Maha Hasan Alshawi, a graduate student in Dartmouth’s computer science department, is on her twelfth day of a hunger strike in response to how the school has handled her allegations of sexual misconduct and retaliation.
In her complaint, Alshawi says she brought up the misconduct to her department, but then received retaliation from other faculty, specifically, one giving her a failing grade on a final exam and, she says, withholding answers for lab assignments she needed as a teaching assistant.
Alshawi is asking Dartmouth to reopen her case and change her grade.
Earlier this week, Dartmouth and Alshawi were in talks to negotiate next steps.
As part of the negotiations, Alshawi says the college asked her to refrain from public comment or social media posting, and that she would ask her supporters to do the same.
The college asked Alshawi to sign off on several conditions before it would open an external investigation: end the hunger strike, seek medical attention, agree to a release that would allow the college to confirm Alshwai has undergone an evaluation and obtains recommended treatment, and according to a college spokesperson, agree to "complete transparency in the external investigation."
Alshawi said she considered these conditions, but ultimately disagreed. She says she's told the college she wants an external investigation with no preconditions.
“I don’t want any other emails from their side," she said. "I just want them to send me an email that we have opened an external investigation of your case. Then I will end the strike and everyone will be fine.”
An advocacy group made up of alumni and students sent a letter to Dartmouth’s president and board of trustees on Friday calling on the college to "immediately engage an external investigator in this case."
In the letter, sent by the Dartmouth Community Against Gender Harassment and Sexual Violence, the group writes, "The College's response in this case tends to follow its long-standing practices of minimizing sexual harrasment and resisting even modest actions to ensure transparent responses."
As far as her physical condition goes, Alshawi says she is "holding on." Earlier in the week she had a check-up with a doctor because of back pain she was experiencing.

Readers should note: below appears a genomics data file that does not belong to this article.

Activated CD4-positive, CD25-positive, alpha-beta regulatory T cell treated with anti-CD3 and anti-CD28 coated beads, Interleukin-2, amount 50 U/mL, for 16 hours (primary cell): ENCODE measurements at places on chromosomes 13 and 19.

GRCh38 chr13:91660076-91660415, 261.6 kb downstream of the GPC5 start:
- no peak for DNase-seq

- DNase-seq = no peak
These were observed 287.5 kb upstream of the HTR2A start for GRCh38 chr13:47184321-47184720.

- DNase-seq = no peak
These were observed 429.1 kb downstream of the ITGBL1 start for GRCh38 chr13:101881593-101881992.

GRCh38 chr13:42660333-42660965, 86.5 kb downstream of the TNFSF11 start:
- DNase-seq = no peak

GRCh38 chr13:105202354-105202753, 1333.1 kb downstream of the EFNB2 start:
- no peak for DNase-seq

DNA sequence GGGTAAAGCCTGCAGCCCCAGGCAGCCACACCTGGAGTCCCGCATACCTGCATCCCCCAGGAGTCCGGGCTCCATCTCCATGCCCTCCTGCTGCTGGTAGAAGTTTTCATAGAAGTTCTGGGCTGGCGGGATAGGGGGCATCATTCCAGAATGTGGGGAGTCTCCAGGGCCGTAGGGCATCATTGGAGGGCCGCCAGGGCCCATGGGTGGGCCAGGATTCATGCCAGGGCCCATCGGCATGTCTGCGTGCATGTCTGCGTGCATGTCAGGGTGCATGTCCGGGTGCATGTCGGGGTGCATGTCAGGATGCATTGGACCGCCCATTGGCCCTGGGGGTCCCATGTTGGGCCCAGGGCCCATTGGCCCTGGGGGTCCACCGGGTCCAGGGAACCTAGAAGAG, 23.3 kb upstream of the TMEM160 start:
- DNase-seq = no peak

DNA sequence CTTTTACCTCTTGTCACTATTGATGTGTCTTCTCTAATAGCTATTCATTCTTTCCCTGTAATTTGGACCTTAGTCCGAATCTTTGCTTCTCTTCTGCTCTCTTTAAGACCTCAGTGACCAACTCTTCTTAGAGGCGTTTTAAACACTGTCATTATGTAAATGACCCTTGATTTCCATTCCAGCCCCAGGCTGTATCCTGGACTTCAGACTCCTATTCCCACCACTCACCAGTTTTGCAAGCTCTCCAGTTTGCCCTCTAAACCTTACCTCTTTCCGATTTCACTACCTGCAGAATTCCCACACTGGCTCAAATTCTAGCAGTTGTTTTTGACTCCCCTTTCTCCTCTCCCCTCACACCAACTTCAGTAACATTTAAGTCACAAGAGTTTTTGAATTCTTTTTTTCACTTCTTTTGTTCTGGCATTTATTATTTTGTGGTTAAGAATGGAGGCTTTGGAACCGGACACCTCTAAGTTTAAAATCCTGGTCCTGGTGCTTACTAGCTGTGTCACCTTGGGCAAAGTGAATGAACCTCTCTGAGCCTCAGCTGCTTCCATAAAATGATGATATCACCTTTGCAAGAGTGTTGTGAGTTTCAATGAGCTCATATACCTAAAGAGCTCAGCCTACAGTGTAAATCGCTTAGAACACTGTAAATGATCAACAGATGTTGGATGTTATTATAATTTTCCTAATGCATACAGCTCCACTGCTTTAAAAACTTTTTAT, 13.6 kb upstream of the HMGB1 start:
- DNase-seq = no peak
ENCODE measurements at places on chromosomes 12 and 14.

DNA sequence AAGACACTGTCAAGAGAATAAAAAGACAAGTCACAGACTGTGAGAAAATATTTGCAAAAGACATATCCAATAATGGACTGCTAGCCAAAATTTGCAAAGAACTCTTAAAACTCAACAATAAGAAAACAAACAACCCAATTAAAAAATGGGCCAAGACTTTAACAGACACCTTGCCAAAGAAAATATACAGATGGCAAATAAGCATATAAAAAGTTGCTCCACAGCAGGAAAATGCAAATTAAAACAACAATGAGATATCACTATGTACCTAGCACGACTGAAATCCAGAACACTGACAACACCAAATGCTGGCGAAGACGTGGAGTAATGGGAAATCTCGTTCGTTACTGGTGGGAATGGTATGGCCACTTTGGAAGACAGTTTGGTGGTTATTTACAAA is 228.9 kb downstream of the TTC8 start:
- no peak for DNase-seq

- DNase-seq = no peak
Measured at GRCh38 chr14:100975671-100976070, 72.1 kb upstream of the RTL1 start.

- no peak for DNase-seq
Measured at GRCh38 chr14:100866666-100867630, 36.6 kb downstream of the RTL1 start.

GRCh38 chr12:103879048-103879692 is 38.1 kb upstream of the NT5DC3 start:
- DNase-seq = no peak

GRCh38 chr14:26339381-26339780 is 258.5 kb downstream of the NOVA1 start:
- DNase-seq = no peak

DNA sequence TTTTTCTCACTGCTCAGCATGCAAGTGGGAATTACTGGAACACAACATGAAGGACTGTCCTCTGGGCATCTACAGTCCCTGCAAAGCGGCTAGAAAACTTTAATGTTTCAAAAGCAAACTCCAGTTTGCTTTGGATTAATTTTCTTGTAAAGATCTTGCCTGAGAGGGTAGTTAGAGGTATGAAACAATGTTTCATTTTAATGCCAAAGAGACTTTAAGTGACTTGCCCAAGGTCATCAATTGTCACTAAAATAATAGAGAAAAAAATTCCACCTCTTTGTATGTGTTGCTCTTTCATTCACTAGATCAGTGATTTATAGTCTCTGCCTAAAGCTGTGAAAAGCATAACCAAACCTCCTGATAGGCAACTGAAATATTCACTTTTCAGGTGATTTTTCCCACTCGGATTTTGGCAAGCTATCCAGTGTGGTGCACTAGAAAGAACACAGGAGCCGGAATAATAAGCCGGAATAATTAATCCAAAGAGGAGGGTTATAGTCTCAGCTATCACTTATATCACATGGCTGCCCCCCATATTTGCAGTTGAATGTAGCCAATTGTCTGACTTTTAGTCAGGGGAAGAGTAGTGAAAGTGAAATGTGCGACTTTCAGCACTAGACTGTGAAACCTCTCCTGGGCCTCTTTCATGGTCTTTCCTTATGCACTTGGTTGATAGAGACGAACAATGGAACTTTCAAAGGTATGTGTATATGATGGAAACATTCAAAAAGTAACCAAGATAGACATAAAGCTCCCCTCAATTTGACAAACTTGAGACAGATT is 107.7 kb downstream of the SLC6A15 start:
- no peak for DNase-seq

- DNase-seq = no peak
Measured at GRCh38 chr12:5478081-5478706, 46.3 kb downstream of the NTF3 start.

"The back pain was because my body starts to use muscle protein to make glucose," she wrote in a Facebook post on Thursday, July 23.
Alshawi said she is continuing to drink liquids.
In a statement on Friday, Dartmouth said that members of the community have asked the college to disclose details of its previous reviews of Alshawi's complaints and explain their conclusion from last week that "no further action was warranted" when it came to Alshawi's case.
"Ms. Alshawi's legal privacy rights do not allow us to release these details unless she agrees to their disclosure, which she has so far declined," the statement says.
In a Facebook post on Saturday, Alshawi responded to Dartmouth's statement.
"I declined to share the fake report that Dartmouth sent it [sic] to me, in which they fabricated everything, even the harrassment incidents," she wrote. "They reported the harassment as the following: "Maha's supervisor once touched himself near her in a class". When I told them that this is not what I reported, they told me that they are aware of what I reported and they are only changing the wordings."
Dartmouth says it has offered that it will engage in an external investigator and make the findings public, if Alshawi agrees to their conditions. A spokesperson for Dartmouth says the college hopes "that she accepts this offer and does not put her health and well-being at further risk."
In her social media post this weekend, Alshawi said, "I have the right to ask for unconditional, public, fair and transparent investigation."
Editor's Note: This story has been updated to include more information on Dartmouth’s requests of Alshawi.